Monday, August 27, 2007

Jazz Mavericks of the Lone Star State

Jazz Mavericks of the Lone Star State
By Dave Oliphant
University of Texas Press

Clint Eastwood is fond of crediting jazz and westerns as America’s two original contributions to world culture. The place of Texas in the history of the western is undeniable. In his latest book, Jazz Mavericks of the Lone Star State, Dave Oliphant makes a case for Texas’ pride of place in jazz history as well.

When jazz listeners think Texas, they think tenor sax, specifically the lusty, honking Texas Tenor tradition, including musicians like Arnett Cobb and Illinois Jacquet. They are mentioned here, but not in great depth, because Mavericks is actually a collection of writings, many of which were written to fill in gaps in Oliphant’s previous Texan Jazz. As a result, some of the pieces, particularly the first two, can be a tad repetitive in listing names of Texan jazz musicians.

One Texas titan covered well here is Ornette Coleman, through reviews of John Litweiler’s biography and a 2004 concert, which was his first in Texas in twenty years. Oliphant recounts many of the struggles of the jazz innovators career, both celebrated and lesser known, including his tangles with the labor regulations of 1960’s Great Britain. Oliphant writes:

“the same British musicians union and the Labour Ministry that had frustrated and inspired him three years earlier declared Coleman’s achievements irrelevant, and so he had to compose Emotion Modulation in order to qualify again as a ‘concert artist.’” (p. 126)

Oliphant discusses many Texas jazz artists, but stops short of identifying a specific Texas style (apart from that of the Texas Tenor tradition). At times though, he does speculate on the effect of a Texas upbringing on an artist’s music. He describes trailblazing electric guitarist and trombonist Eddie Durham (of San Marcos) as someone who:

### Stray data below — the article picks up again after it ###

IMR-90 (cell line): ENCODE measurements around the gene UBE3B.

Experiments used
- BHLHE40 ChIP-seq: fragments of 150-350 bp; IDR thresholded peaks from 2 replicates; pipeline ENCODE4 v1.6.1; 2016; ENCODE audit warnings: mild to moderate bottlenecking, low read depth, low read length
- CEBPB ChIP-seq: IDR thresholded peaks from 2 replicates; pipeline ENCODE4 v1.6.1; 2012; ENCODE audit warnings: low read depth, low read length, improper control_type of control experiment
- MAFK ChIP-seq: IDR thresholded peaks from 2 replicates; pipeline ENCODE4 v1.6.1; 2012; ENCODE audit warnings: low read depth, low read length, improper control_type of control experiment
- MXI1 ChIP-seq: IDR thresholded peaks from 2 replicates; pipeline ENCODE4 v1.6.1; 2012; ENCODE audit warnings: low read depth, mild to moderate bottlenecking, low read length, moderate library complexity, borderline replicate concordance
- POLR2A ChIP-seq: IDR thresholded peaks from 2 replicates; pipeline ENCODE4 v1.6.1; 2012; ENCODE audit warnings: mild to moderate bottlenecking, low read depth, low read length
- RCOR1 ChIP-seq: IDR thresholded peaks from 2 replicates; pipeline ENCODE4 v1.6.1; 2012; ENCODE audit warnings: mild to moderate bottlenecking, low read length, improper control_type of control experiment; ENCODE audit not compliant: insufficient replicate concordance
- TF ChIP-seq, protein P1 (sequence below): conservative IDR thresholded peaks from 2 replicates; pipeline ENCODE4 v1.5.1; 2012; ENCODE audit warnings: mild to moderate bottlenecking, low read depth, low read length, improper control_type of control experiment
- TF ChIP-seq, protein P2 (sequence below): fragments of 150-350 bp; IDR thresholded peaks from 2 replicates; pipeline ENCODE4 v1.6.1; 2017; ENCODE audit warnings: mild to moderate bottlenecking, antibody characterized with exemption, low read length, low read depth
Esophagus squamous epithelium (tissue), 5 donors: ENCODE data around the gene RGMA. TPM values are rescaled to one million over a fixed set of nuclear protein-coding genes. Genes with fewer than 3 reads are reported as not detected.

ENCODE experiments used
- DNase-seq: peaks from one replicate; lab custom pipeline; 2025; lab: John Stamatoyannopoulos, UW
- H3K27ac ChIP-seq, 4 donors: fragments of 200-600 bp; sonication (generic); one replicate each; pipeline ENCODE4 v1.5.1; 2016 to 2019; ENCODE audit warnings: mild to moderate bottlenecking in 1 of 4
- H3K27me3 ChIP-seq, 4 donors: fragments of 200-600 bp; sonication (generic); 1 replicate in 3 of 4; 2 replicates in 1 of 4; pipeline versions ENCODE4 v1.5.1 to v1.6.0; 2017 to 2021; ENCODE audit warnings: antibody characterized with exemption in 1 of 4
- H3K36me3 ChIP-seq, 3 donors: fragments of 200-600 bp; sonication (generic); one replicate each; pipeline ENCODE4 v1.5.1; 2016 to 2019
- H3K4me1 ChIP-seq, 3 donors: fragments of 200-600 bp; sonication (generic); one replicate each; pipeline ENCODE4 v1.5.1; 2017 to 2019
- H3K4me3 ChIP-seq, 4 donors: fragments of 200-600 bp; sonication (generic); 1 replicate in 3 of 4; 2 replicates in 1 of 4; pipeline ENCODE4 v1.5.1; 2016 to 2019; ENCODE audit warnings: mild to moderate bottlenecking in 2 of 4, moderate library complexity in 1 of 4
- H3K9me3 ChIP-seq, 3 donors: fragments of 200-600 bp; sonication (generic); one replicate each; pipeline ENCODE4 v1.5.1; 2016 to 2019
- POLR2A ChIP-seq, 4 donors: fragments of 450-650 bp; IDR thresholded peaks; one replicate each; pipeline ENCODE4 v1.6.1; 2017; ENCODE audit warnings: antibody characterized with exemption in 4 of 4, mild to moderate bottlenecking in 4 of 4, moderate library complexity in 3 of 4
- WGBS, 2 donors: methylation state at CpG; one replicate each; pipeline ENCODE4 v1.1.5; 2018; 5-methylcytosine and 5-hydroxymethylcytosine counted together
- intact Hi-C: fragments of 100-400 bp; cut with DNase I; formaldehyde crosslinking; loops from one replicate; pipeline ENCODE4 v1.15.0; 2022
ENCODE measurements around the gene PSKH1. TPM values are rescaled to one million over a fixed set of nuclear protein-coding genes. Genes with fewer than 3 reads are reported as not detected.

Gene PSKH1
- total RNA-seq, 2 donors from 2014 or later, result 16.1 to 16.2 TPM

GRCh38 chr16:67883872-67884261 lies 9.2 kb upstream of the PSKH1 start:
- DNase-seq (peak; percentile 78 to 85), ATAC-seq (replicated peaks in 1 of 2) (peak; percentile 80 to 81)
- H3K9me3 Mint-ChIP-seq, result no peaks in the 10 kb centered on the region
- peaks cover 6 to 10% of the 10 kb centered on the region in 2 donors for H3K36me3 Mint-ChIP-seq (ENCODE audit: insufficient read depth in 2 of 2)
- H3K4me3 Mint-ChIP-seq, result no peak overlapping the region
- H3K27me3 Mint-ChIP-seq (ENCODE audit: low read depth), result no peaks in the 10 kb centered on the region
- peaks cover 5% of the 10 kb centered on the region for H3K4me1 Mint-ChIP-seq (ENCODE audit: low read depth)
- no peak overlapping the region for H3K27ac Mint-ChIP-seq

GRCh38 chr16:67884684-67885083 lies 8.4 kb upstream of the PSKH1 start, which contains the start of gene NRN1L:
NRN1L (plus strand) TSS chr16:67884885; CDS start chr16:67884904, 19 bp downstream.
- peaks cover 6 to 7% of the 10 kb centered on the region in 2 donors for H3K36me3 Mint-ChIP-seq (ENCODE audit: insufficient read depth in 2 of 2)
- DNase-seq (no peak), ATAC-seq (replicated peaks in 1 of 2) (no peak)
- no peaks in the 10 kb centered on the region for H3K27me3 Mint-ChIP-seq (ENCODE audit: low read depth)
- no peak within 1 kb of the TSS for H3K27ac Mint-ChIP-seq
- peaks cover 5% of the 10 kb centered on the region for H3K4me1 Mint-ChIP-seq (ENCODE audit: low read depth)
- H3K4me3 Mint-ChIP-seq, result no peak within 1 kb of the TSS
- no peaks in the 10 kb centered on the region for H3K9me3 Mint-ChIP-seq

“grew up making his own instruments, who was a crack shot with a rifle, who, when he hunted rattlesnakes, wore his boots and looked where he was going, and who shared with his musicians all that he had learned, having grown up in a family that worked and played together.” (p. 185)

While much of Mavericks is good spirited Texan jazz boosterism, Oliphant is not afraid to mix it up a little, taking aim at Howard Reich and William Gaines, co-authors of a 2003 biography of Jelly Roll Morton. Oliphant takes particular exception to their treatment of folklorist Alan Lomax, whose Library of Congress oral history tapes of Morton formed the basis of his biography Mister Jelly Roll. Oliphant writes:

“The accusation that Lomax ‘grilled Morton about sex, mayhem, and murders’ when ‘Morton wanted to talk about music’ distorts the contents of Lomax’s book. Moreover, the authors spend a good part of their own first chapter describing the New Orleans red-light district in raunchier detail than anything offered by Mister Jelly Roll. Most of what we know about Jelly’s views on his and others’ music is to be found in Lomax’s writings, and much of this information has been silently plowed back into the prose of Reich and Gaines.” p. 165)

Of course, Lomax was from Austin. (As they say, don’t mess with Texas.) Throughout Mavericks, Oliphant shows a loyalty to Texas musicians, and indeed, the state can claim many worthy trailblazers, like Durham and Coleman. As with most collections, Mavericks is a little uneven, but it is a quick read and often quite informative.